The Saginaw County Chamber is very supportive of the combined efforts of the Michigan Chamber and 30 other chambers of commerce statewide to advocate a policy agenda for Michigan’s economic future as we approach a society slowly reopening in the midst of COVID-19. We agree in these common-sense approaches to reopen Michigan’s economy and our small businesses while still emphasizing safety for employees, employers, and consumers.
The COVID-19 Relief & Recovery Agenda is a set of policy recommendations that include liability protection, taxpayer protection & relief, regulatory assistance, and investment in Michigan. It is based upon input from several thousand Chamber members located in all 83 counties and working throughout various industries and business sectors.
View the full document.
In today’s economy where our businesses need talent to fill positions, it’s imperative that Congress make common sense laws that allow for the diverse workforce that is needed. We fully support immigration policies that demonstrate that Michigan is both welcoming and business-friendly. Saginaw County, and the Great Lakes Bay Region, welcome diversity, and all workers will find this a region with great jobs and an exceptional quality of life. With that in mind, the Saginaw County Chamber of Commerce has signed on to The Michigan Compact on Immigration, a set of five principles to guide the immigration discussion at the state and federal level.
This month has been eventful to say the least. We’re in the midst of a major correction in the market, with COVID-19 (Coronavirus) contributing to much of the market correction and the uncertainty of a Democrat Primary that seems to be pushing philosophy to the extreme left leaving many of us shaking our heads and a bit unnerved.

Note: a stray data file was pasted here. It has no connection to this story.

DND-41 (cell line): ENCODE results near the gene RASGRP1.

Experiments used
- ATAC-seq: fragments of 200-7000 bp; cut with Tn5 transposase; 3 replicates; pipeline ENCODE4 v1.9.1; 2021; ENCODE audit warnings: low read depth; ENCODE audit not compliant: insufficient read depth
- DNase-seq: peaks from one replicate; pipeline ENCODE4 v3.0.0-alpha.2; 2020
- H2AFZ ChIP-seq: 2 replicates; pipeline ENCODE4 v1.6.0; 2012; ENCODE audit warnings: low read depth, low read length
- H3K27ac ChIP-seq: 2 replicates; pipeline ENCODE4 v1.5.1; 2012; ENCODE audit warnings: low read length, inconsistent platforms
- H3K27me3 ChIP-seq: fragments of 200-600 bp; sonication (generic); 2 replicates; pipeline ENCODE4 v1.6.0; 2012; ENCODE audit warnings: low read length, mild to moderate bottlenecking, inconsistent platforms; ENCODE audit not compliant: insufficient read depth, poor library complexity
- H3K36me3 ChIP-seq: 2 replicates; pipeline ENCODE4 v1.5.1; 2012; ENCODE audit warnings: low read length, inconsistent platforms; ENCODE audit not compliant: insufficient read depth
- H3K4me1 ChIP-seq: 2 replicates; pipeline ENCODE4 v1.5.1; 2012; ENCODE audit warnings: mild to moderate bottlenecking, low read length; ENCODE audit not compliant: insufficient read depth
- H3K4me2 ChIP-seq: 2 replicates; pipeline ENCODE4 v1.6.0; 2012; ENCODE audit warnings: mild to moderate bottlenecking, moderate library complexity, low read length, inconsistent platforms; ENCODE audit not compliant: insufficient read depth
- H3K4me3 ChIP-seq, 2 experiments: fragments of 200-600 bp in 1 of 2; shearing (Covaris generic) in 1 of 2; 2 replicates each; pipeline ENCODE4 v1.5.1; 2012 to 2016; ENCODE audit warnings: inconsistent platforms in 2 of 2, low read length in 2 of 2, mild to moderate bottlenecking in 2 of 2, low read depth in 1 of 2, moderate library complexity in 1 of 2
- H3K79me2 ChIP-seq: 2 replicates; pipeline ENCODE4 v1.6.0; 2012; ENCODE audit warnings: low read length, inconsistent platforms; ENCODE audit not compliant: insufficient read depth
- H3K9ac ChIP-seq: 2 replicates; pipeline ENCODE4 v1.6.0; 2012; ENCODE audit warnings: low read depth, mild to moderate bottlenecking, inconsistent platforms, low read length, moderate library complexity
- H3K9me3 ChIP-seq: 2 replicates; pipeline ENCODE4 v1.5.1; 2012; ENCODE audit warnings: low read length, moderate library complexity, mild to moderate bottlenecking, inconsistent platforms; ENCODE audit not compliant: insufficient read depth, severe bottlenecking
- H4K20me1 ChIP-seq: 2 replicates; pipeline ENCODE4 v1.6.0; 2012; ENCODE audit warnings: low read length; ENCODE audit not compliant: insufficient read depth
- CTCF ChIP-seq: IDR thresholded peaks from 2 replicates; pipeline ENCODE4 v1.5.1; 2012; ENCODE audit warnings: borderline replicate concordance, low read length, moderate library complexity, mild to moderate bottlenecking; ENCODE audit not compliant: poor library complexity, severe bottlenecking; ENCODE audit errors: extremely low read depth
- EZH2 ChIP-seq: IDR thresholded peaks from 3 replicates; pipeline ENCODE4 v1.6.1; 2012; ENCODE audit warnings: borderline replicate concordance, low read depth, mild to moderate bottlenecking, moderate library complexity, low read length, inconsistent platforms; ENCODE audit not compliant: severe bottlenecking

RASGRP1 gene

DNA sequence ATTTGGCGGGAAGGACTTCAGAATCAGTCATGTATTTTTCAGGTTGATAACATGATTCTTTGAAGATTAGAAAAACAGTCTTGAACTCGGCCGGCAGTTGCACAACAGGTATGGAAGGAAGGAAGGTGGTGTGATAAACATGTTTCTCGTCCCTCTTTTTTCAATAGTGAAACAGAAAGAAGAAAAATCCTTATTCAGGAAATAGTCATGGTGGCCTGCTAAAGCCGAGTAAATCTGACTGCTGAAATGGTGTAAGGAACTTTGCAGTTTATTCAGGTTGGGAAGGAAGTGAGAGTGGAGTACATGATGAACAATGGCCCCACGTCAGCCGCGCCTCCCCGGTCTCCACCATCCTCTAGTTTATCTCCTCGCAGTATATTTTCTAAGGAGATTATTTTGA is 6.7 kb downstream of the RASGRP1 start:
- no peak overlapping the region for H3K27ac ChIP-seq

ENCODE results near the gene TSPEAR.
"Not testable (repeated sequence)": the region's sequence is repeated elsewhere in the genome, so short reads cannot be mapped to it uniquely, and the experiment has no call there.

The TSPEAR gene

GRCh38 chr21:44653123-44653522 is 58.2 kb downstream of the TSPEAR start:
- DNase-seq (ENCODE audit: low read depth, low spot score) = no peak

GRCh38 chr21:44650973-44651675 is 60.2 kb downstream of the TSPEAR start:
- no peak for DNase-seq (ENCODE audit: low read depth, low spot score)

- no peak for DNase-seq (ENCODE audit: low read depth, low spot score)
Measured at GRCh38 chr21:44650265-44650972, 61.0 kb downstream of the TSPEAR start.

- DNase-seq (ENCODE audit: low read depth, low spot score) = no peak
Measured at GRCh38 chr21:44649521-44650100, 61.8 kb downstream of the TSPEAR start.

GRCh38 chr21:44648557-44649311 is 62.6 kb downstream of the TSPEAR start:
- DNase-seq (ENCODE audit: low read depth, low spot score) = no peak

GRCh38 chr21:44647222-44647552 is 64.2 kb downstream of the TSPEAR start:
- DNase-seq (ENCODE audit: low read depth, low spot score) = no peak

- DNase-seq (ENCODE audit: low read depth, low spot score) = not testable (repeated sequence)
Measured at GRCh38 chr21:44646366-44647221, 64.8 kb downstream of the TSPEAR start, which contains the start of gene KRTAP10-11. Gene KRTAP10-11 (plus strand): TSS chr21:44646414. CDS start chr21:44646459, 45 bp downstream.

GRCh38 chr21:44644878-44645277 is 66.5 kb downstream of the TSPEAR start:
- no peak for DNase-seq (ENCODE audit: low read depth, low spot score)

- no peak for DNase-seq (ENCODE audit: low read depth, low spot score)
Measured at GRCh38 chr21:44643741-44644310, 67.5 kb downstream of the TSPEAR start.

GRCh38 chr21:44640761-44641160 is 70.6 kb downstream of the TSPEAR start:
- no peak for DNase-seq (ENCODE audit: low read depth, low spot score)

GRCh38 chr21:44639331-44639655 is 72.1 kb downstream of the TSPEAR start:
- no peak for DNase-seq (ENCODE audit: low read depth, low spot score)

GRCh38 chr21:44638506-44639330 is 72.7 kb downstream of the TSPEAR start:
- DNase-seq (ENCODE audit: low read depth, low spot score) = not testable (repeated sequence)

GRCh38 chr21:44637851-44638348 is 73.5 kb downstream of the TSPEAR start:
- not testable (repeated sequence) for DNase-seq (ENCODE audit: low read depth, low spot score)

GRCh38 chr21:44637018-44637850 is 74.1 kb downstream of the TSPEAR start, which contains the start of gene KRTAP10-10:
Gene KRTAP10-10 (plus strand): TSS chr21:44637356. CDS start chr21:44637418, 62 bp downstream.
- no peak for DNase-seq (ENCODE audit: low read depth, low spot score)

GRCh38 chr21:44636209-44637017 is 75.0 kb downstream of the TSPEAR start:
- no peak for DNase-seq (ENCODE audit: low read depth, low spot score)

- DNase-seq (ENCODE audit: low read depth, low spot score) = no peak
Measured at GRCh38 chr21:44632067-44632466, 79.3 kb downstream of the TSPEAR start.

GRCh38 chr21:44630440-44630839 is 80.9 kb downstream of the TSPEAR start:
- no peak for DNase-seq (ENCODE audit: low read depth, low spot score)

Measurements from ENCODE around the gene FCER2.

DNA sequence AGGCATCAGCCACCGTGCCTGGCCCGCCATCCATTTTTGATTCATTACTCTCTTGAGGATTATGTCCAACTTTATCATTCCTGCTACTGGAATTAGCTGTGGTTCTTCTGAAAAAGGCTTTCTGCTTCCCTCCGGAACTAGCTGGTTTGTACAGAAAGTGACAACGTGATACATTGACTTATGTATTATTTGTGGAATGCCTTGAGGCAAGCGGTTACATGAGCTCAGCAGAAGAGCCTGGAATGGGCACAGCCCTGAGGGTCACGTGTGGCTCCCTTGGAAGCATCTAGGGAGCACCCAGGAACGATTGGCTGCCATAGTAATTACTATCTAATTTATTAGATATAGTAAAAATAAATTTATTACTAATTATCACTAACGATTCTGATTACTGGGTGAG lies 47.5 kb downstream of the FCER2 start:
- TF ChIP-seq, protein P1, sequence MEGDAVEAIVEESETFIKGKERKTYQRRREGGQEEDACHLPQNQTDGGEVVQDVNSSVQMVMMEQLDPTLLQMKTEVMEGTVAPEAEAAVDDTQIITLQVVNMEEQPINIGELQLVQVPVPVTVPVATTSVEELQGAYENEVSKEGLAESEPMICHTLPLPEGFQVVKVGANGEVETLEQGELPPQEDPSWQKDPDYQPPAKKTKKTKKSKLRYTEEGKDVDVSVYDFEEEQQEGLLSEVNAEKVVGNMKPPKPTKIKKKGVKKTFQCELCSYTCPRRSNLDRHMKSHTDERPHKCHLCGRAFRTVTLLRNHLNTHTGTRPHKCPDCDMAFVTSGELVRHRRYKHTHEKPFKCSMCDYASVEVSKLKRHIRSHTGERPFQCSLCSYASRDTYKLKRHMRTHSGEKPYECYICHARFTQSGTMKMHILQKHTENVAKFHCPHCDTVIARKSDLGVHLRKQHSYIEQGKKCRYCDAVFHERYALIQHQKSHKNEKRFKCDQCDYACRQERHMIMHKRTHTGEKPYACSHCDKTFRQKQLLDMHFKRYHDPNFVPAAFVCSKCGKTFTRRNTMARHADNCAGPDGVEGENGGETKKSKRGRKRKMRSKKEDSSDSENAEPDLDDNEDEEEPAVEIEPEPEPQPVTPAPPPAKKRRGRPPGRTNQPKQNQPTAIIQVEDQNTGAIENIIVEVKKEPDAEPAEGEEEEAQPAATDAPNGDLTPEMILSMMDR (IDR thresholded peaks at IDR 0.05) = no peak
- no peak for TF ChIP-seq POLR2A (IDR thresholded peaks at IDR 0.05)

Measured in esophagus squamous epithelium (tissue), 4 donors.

It’s easy to get caught up in these major happenings. However, it’s critical that we remain focused on what we can control - focused on the positive direction we are heading in Saginaw County and the Great Lakes Bay Region.
This doesn’t mean we should ignore world and national events. We need to do whatever we can to protect ourselves, our families and our businesses.
In early 2020, Saginaw's Police Chief, Robert Ruth held a press conference, in coordination with the Michigan State Police and other law enforcement agencies, to release crime statistics for the city of Saginaw. As you may know, Saginaw realized another dramatic, 40% decrease in crime across nearly every category of crime.
Chamber urges restoration of $100 state budget placeholder required for authorization to repair SVSU's fire-damaged Brown Hall
One of the more puzzling vetoes the governor included in her 148 line-item veto list was a $100 placeholder for Brown Hall at Saginaw Valley State University. This $100 was necessary to begin the authorization process for a projected $12 million renovation, and it was the only request for funding by any higher education institution out of all Michigan Universities in its category.
Michigan is facing a critical shortage of physicians that will only get worse as more and more doctors retire.
A program, called MiDOCS, provides matching monies ($1.25 million) to put medical residents into training and places them to work in medically underserved areas of Michigan. In our region, the CMU Medical School participates in the MiDOCS program. This year, CMU started with psychiatry as we are terribly underserved with the issues of behavioral health, opioid addiction, depression and suicide.
Michigan is facing a critical shortage of mental health beds, treatment facilities and professionals. We in the Great Lakes Bay Region understand the need when it comes to mental health services and are working tirelessly to address the situation.
Locally, HealthSource is an exceptional facility comprised of Adult, Child/Adolescent and Geriatric Inpatient Psychiatric Units and treat acute care, short time inpatient units. HealthSource provides comprehensive assessment and treatment in a secure setting for those suffering from mental illness.
At a time of heated debate across the country about the urgent need for more and better mental health services that could help prevent tragic incidents like El Paso and Dayton, now is the time to invest in mental health. In Michigan alone, more than 4 million residents reside in areas identified by The Kaiser Family Foundation as a Health Professional Shortage Areas (HPSA), with the number of mental health professionals meeting the needs of fewer than 25 percent of the population in those areas.